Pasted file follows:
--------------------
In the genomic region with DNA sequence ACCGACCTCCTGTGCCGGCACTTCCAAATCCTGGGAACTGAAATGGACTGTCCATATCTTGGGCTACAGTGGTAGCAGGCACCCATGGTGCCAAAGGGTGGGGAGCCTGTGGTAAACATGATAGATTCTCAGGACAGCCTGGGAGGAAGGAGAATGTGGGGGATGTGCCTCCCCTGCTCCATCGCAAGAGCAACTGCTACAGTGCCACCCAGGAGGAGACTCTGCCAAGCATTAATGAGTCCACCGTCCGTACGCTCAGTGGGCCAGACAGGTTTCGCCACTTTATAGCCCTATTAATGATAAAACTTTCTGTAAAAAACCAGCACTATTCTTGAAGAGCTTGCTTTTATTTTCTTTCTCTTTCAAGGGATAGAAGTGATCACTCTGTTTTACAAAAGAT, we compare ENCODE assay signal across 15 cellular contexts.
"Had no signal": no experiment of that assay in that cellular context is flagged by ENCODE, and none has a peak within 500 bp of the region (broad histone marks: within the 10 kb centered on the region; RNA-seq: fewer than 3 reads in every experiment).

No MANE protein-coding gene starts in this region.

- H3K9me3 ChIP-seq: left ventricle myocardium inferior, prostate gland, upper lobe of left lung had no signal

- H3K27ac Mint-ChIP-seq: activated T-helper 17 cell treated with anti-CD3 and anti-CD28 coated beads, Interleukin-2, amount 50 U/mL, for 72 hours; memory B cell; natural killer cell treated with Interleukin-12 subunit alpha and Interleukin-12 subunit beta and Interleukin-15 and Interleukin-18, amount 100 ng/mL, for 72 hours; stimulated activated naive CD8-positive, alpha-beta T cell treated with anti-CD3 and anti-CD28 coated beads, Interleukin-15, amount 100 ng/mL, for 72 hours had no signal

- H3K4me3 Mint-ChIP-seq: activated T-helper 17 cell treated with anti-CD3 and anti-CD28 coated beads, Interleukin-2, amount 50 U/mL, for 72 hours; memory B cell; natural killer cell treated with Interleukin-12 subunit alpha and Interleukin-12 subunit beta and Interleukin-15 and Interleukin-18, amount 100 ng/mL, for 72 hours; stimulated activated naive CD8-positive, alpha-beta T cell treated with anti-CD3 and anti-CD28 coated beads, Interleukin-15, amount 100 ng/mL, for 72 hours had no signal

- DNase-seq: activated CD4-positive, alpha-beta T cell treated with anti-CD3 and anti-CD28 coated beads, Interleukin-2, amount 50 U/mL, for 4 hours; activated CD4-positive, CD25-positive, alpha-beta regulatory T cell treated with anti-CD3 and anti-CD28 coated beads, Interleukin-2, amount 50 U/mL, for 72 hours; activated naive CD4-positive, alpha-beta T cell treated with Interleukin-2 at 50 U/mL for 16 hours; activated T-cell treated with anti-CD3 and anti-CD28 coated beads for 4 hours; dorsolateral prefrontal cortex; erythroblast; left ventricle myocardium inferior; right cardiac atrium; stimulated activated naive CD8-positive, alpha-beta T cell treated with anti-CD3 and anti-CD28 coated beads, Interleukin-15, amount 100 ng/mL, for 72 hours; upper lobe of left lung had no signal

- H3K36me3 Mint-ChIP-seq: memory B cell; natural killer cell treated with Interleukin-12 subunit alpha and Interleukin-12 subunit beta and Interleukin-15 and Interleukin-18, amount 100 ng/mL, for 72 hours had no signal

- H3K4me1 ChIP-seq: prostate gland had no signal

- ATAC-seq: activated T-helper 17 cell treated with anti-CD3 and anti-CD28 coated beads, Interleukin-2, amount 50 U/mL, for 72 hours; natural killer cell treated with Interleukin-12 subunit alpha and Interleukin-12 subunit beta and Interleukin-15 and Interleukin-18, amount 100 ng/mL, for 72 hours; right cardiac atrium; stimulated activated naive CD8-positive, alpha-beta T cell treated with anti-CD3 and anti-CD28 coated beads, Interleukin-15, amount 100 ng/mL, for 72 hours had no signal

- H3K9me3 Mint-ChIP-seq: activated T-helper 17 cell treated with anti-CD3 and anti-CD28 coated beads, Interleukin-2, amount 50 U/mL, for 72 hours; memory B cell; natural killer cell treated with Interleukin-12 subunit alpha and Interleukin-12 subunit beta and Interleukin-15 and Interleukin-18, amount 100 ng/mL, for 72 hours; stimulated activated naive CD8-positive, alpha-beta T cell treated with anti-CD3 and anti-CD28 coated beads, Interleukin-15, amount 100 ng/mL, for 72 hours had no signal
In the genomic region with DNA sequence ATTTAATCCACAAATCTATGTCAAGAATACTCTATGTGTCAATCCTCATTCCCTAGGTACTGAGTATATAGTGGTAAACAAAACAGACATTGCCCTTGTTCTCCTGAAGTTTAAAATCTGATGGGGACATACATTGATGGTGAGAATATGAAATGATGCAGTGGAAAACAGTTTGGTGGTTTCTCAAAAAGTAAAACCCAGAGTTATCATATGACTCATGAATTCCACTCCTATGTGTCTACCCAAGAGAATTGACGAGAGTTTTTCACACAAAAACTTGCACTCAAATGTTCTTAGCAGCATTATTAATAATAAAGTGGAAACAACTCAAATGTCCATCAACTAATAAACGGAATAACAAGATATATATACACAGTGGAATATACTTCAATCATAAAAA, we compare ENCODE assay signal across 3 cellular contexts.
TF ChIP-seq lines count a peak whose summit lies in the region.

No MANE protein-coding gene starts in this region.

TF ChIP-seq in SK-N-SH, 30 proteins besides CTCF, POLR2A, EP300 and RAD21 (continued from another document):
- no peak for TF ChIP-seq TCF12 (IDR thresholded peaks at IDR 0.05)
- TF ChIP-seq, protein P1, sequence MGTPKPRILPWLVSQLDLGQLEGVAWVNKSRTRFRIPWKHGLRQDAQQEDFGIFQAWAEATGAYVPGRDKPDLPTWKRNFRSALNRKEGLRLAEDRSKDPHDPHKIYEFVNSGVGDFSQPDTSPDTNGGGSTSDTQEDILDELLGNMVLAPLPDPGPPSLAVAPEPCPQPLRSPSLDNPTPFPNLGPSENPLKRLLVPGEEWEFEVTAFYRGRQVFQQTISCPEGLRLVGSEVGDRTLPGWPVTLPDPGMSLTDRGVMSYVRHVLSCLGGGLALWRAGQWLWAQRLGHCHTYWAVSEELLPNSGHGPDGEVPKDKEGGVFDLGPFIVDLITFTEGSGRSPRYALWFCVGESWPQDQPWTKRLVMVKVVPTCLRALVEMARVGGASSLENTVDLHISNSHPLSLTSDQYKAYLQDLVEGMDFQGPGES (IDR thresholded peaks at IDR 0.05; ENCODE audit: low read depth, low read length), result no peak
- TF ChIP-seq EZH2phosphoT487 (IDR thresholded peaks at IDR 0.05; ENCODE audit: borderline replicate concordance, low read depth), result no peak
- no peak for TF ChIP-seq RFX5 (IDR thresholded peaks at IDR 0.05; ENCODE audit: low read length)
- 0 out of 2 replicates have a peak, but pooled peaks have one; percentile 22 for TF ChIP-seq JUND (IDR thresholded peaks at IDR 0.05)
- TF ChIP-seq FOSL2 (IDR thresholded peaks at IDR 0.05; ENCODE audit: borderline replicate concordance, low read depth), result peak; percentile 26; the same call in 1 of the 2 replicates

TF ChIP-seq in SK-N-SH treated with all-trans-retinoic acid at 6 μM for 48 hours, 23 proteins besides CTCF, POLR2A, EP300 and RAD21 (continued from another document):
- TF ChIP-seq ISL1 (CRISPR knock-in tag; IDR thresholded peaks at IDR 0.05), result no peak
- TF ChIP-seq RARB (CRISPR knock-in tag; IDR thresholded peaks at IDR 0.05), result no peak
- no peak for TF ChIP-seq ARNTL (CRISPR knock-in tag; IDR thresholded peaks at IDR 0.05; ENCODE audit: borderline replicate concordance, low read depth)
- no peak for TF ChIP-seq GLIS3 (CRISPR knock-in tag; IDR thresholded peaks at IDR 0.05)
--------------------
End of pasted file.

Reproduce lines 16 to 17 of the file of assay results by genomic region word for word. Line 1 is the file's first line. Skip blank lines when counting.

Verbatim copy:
- no peak for TF ChIP-seq TCF12 (IDR thresholded peaks at IDR 0.05)
- TF ChIP-seq, protein P1, sequence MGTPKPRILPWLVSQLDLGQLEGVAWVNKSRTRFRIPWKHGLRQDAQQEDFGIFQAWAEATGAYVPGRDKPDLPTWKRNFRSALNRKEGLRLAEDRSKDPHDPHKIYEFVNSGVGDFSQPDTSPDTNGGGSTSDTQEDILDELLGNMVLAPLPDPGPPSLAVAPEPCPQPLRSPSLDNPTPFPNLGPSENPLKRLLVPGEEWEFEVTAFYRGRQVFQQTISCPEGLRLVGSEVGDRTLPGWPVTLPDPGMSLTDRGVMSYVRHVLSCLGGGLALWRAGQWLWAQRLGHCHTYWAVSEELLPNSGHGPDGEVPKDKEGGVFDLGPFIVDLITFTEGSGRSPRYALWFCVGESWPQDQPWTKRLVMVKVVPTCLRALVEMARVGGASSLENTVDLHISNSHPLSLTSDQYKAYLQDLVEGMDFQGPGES (IDR thresholded peaks at IDR 0.05; ENCODE audit: low read depth, low read length), result no peak